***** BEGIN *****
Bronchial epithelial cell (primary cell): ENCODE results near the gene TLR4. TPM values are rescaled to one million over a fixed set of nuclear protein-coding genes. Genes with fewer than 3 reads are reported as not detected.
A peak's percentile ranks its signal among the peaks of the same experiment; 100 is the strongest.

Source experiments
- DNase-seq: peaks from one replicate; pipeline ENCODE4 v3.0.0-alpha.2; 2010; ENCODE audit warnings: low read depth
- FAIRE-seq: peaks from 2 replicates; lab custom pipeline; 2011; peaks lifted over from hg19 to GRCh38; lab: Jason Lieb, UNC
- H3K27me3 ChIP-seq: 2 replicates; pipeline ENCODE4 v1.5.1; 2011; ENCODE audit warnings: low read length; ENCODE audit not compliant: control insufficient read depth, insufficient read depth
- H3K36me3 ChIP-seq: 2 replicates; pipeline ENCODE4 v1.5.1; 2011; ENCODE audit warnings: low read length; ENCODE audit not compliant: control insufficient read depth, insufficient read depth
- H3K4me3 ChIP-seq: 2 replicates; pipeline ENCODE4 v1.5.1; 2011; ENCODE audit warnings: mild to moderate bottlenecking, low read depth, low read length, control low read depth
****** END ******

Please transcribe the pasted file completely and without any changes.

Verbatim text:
Bronchial epithelial cell (primary cell): ENCODE results near the gene TLR4. TPM values are rescaled to one million over a fixed set of nuclear protein-coding genes. Genes with fewer than 3 reads are reported as not detected.
A peak's percentile ranks its signal among the peaks of the same experiment; 100 is the strongest.

Source experiments
- DNase-seq: peaks from one replicate; pipeline ENCODE4 v3.0.0-alpha.2; 2010; ENCODE audit warnings: low read depth
- FAIRE-seq: peaks from 2 replicates; lab custom pipeline; 2011; peaks lifted over from hg19 to GRCh38; lab: Jason Lieb, UNC
- H3K27me3 ChIP-seq: 2 replicates; pipeline ENCODE4 v1.5.1; 2011; ENCODE audit warnings: low read length; ENCODE audit not compliant: control insufficient read depth, insufficient read depth
- H3K36me3 ChIP-seq: 2 replicates; pipeline ENCODE4 v1.5.1; 2011; ENCODE audit warnings: low read length; ENCODE audit not compliant: control insufficient read depth, insufficient read depth
- H3K4me3 ChIP-seq: 2 replicates; pipeline ENCODE4 v1.5.1; 2011; ENCODE audit warnings: mild to moderate bottlenecking, low read depth, low read length, control low read depth